As we start the new year, now is a good time to reflect on how gastroenterology and hepatology have changed over the past 12 months. Although many new developments and trends could be cited, I specifically want to draw readers’ attention to some of the new or revised practice guidelines that were published in 2010, as these documents represent the latest consensus on several important topics.
One guideline of particular interest to hepatologists is the updated guideline on the management of hepatocellular carcinoma (HCC) developed by the American Association for the Study of Liver Diseases (AASLD). Published in the July 2010 issue of Hepatology, this article addresses surveillance, diagnosis, staging, and resection. Specifically, it includes recommendations on which groups should undergo surveillance, via which method, and how often; which patients can benefit from various methods of local ablation; and when transarterial chemoembolization or sorafenib should be considered. Readers interested in learning more about management of HCC, including the AASLD’s new guideline, can also refer to the article by Drs. Robert Wong and Catherine Frenette on page 16 of this month’s issue of Gastroenterology & Hepatology.
Other guidelines that may be of interest to hepatologists include an AASLD guideline on alcoholic liver disease that was developed in cooperation with the American College of Gastroenterology (ACG) and published in the January 2010 issue of Hepatology; an AASLD practice guideline on the diagnosis and management of primary sclerosing cholangitis that was published in the February 2010 issue of Hepatology; and an article titled, “Institute of Medicine recommendations for the prevention and control of hepatitis B and C,” which was published in the March 2010 issue of Hepatology.
For gastroenterologists, one noteworthy document is the guideline on ulcerative colitis developed by the ACG’s Practice Parameters Committee. Published in the March 2010 issue of The American Journal of Gastroenterology, this document provides specific recommendations for management of mild-moderate distal colitis, mild-moderate extensive colitis, severe colitis, and pouchitis; maintenance of remission in distal disease and mild-moderate extensive colitis; surgery; and cancer surveillance. Other practice guidelines that may be of interest to gastroenterologists include the ACG guideline on the role of esophageal stents in benign and malignant diseases, which was published in the February 2010 issue of The American Journal of Gastroenterology, and a guideline developed by the Italian Society of Gastroenterology and the Italian Group for the Study of Inflammatory Bowel Disease regarding the use of tumor necrosis factor (TNF)-α antagonist therapy in patients with inflammatory bowel disease (IBD), which was published online in September 2010 ahead of print publication in Digestive and Liver Disease.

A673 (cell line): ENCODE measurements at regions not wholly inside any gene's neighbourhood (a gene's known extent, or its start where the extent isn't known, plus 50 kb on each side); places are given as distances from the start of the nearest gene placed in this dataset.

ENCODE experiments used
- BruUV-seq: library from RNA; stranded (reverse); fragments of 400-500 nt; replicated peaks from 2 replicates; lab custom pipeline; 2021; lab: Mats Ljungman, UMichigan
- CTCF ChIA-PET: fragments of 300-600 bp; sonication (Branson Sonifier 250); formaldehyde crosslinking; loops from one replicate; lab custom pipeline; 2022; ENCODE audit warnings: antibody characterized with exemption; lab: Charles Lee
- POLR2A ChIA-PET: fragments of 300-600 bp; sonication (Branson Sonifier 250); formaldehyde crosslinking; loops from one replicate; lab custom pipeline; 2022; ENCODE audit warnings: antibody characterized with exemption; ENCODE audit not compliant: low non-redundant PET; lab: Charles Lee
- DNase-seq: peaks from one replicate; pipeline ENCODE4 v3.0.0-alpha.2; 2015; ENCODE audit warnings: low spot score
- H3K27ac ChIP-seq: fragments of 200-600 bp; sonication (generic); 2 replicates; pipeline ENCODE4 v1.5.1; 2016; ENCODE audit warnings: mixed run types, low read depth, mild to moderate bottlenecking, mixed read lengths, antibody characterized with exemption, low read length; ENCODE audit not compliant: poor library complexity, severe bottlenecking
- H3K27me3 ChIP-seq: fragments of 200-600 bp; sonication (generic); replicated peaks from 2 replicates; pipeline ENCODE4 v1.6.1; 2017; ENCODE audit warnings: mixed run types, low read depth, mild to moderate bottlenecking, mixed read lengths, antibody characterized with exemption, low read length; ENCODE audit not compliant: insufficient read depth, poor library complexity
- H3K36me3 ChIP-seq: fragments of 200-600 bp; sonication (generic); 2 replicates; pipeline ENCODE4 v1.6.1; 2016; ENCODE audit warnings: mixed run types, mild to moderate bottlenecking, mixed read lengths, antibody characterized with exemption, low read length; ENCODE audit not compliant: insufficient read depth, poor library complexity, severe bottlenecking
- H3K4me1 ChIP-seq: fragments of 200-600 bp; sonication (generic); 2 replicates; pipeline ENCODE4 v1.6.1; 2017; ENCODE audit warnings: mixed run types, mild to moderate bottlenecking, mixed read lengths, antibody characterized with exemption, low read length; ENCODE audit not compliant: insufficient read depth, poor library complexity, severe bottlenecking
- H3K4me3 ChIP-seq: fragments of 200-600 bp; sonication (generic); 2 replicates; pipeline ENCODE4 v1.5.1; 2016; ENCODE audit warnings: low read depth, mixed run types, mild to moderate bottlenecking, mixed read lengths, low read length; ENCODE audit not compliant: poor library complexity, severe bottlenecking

Finally, clinicians who are interested in improving IBD patients’ transition from pediatric to adult care will want to read the guidelines published online on December 16, 2010 ahead of print publication in Inflammatory Bowel Diseases. This topic is also addressed in the article by Dr. Jessica R. Philpott on page 26 of this month’s issue of Gastroenterology & Hepatology.
While providing a valuable snapshot of the current thinking regarding a particular condition, guidelines are limited by the fact that they are merely that: guidelines. Because these documents aim to cover the full range of patients with a condition, they offer general information but do not provide directives for every specific case. Thus, guidelines are only a starting point when deciding how to manage a particular patient. Nonetheless, gastroenterologists and hepatologists should review the major guidelines published in their areas of expertise in order to remain abreast of the latest consensus in these fields.
As I have already mentioned, this month’s issue of Gastroenterology & Hepatology includes features on the management of HCC and transitional care in IBD. In addition, our columns discuss management of patients with Crohn’s disease who have failed anti-TNF agents; response-guided therapy for hepatitis C virus infection; management of benign esophageal strictures; and the causes, diagnosis, and treatment of esophageal chest pain. Finally, this issue includes case studies on eosinophilic esophagitis and occult breast malignancy masquerading as acute hepatic failure.
I hope these articles provide useful information and valuable clinical insight for the coming year.